Sheldon, former curator of photography at the Addison Gallery of American Art in Andover, Massachusetts, is a professor of media arts at Boston’s Emerson College. His work was recently on display at the Tate Modern museum in London.
The tree-lined avenue is an urban archetype, and perhaps no city street in America hews to it like Boston’s Commonwealth Avenue Mall. The nine blocks running from the famous Boston Garden to the Fens (part of the city’s Olmsted-designed “Emerald Necklace” of parks) are walled in by the street’s elegant brownstones, with a wide, grassy median separating inbound and outbound lanes. Trees in the middle and on either side meet to form a canopy through which bits of iconic Boston buildings peek, while the blocks are anchored by statues of American history’s notables ranging from Federalist Alexander Hamilton to abolitionist William Lloyd Garrison.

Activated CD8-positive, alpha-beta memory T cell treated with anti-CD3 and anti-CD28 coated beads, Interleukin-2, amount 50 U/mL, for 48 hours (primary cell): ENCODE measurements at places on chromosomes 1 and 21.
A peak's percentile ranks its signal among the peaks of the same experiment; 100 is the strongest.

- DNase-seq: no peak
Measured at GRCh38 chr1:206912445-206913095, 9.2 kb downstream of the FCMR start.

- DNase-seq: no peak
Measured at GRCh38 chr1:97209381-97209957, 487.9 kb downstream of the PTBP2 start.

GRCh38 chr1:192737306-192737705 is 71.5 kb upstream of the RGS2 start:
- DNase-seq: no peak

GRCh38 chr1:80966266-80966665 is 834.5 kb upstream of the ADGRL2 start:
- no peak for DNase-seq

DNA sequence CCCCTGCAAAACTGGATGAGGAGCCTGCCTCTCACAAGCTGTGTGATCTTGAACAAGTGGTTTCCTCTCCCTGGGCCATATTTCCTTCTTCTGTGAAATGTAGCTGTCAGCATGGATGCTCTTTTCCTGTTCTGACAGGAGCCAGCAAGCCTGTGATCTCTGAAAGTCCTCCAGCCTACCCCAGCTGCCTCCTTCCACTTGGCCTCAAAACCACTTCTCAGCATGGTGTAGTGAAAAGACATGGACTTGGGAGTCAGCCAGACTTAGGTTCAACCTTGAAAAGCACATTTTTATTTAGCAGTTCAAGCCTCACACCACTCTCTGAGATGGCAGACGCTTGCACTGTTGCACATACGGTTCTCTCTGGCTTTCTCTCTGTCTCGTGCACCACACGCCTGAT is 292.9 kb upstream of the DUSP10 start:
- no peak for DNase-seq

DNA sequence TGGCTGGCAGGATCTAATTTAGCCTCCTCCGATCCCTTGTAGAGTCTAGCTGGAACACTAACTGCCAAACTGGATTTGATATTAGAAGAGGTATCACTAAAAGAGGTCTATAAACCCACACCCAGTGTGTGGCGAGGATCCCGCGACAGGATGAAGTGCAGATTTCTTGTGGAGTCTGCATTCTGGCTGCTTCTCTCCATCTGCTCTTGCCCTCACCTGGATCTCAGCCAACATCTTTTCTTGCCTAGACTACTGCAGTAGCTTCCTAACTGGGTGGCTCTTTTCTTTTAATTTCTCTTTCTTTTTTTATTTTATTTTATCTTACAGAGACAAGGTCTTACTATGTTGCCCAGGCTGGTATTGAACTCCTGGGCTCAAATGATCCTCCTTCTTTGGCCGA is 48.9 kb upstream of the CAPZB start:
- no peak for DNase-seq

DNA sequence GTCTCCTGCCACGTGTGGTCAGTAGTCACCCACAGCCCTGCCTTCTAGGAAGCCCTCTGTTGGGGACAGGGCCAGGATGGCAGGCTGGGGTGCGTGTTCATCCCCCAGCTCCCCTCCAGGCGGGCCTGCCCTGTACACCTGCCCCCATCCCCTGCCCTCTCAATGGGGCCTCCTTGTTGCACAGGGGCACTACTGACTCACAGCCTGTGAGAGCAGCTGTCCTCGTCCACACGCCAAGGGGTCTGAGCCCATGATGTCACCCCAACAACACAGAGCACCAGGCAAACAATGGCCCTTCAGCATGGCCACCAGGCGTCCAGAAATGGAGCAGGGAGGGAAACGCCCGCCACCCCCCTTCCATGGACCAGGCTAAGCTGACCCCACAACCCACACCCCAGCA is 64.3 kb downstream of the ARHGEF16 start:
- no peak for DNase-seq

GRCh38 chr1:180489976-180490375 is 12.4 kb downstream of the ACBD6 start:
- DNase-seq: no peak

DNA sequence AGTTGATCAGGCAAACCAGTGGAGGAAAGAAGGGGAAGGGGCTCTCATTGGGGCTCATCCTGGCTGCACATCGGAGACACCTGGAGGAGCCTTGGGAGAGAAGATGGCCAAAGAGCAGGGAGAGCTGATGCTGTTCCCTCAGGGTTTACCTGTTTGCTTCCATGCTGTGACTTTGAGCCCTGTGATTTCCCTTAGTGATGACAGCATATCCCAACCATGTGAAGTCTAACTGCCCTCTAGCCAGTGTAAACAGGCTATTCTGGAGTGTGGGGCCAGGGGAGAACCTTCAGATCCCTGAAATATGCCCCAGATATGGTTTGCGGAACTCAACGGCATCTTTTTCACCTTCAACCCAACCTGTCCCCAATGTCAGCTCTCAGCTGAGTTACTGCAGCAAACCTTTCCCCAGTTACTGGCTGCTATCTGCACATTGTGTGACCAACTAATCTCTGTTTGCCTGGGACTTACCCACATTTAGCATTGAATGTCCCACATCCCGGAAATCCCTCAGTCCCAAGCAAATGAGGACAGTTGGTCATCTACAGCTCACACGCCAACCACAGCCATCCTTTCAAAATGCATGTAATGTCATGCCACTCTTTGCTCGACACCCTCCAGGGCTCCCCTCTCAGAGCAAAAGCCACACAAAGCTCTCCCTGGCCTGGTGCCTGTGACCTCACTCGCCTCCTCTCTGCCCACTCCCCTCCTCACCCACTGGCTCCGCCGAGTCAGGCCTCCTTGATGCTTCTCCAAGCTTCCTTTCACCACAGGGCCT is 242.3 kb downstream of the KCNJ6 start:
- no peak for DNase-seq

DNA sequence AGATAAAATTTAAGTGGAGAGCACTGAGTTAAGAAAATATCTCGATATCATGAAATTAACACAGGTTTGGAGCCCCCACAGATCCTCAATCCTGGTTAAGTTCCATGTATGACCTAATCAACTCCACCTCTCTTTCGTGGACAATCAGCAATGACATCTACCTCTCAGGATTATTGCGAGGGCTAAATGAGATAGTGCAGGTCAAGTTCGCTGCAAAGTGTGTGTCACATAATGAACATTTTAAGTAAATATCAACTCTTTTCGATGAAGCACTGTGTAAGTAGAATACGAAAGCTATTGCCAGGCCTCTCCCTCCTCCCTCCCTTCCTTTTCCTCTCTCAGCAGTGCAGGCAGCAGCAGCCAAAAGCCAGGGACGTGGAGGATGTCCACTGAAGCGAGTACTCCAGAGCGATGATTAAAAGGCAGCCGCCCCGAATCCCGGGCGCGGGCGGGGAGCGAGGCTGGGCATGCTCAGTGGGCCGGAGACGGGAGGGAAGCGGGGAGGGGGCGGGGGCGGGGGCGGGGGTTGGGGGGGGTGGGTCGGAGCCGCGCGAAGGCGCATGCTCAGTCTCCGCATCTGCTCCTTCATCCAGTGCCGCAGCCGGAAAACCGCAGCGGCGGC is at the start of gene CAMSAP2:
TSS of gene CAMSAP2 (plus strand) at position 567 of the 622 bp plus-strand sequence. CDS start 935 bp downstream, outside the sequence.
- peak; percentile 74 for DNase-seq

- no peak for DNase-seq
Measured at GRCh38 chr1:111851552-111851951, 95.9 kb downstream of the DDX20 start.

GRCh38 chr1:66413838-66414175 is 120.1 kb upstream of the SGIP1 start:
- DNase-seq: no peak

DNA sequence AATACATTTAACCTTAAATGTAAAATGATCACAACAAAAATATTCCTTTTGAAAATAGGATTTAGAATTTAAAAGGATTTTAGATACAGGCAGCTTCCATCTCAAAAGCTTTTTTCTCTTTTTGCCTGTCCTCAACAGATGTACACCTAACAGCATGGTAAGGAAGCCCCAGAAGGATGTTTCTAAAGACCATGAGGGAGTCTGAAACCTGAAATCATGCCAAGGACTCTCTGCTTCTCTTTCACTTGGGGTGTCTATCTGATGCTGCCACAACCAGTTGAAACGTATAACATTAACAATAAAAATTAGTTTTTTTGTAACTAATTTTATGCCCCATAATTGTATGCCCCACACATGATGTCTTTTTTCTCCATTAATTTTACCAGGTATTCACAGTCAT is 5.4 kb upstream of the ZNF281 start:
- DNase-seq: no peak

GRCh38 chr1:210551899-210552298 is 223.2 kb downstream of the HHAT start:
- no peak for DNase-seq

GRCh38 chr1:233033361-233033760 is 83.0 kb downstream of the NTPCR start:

The mall is a corridor heavily trafficked by pedestrians and cars alike, wear that requires constant maintenance. Jim Sheldon has traveled it for decades, but until this project had never stopped to photograph it in its full expanse. For that task he turned to an elaborate 360-degree panoramic technique involving 24 separate, overlapped frames—12 across by two high—created by careful rotation of his digital SLR on a tripod. Stitched together in the computer in a process that can take Sheldon as long as two days, the results ably capture the immersive experience of walking down the Commonwealth Avenue Mall.
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